The men who carried him to the nearest house noticed that he weighed more than any dead man they had ever known, almost as much as a horse, and they said to each other that maybe he'd been floating too long and the water had got into his bones. (2)
The drowned man has, by the second paragraph, already been compared to a whale, a ship, and a horse. We see from the very beginning that he's portrayed as more than merely a man.
They did not even have to clean off his face to know that the dead man was a stranger. (3)
This factor adds to the drowned man's mystique.
They noticed too that he bore his death with pride, for he did not have the lonely look of other drowned men who came out of the sea or that haggard, needy look of men who drowned in rivers. (3)
This is the first non-physical attribute the women assign to the drowned man. What causes them to speculate about his character the way that they do?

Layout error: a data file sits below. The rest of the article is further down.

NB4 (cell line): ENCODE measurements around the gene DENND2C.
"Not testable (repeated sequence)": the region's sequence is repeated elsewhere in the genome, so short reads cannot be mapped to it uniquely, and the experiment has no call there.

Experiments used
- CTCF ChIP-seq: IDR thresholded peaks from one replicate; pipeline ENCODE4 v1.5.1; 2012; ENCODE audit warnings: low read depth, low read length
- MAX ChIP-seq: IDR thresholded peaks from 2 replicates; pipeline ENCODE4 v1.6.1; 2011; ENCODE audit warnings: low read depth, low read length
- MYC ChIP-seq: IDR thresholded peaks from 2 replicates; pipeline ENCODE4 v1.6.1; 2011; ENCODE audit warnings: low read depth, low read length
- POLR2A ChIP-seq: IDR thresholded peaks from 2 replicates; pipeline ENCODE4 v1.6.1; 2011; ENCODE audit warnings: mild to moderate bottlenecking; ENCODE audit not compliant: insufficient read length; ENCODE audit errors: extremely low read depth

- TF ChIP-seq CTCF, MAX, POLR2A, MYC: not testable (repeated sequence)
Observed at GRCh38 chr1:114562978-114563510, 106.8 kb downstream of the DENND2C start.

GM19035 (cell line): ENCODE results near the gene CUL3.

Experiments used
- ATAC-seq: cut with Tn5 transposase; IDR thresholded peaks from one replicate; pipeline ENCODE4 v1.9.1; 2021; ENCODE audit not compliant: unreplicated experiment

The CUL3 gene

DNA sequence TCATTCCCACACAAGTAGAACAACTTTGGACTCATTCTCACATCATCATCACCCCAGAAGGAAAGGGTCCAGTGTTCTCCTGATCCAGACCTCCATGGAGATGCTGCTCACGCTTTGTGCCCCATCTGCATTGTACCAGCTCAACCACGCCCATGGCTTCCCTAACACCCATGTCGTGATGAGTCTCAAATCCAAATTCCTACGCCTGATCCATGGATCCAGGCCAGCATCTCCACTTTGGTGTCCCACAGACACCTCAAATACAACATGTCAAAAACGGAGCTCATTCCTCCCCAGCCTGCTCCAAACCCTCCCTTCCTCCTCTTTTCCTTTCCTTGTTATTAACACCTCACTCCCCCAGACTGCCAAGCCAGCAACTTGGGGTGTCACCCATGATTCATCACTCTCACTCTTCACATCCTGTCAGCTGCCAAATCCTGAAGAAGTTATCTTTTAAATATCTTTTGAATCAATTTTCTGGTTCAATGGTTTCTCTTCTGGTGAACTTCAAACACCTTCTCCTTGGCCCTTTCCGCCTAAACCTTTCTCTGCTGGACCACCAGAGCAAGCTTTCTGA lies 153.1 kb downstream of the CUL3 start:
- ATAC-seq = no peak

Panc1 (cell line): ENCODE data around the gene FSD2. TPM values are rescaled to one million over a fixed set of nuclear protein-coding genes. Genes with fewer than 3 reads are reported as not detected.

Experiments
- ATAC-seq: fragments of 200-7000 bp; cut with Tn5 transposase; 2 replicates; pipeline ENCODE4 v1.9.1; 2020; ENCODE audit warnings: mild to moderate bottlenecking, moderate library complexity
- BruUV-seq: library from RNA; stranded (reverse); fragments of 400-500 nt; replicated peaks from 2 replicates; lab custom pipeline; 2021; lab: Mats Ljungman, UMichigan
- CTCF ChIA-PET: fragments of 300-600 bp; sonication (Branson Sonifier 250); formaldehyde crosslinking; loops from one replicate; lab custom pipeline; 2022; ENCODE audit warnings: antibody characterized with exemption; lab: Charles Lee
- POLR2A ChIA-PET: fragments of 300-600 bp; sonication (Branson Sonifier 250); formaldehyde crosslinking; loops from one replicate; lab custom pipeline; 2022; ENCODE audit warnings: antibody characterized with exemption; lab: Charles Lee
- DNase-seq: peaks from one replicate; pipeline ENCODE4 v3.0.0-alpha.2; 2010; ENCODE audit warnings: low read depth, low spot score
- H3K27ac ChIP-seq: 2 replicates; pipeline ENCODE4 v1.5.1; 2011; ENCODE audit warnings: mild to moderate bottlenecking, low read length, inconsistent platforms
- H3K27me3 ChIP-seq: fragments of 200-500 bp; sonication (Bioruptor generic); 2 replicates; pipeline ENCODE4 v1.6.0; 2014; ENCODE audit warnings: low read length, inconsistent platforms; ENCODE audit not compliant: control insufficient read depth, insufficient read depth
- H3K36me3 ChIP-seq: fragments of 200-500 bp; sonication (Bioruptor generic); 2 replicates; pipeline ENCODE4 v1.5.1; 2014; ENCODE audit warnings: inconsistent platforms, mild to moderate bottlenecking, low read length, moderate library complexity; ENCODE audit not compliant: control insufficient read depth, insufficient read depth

He looked so forever dead, so defenseless, so much like their men that the first furrows of tears opened in their hearts. (7)
Only two paragraphs ago the women regarded the drowned man as entirely different from their own men. What has changed?
He was the most destitute, most peaceful, and most obliging man on earth, poor Esteban. (7)
The villagers' characterization of the drowned man has changed in content, but not in form. He is still described with superlatives.
Men and women became aware for the first time of the desolation of their streets, the dryness of their courtyards, the narrowness of their dreams as they faced the splendor and beauty of their drowned man. (12)
The villager's admiration for the drowned man has turned inward; he has become a standard for their own improvement.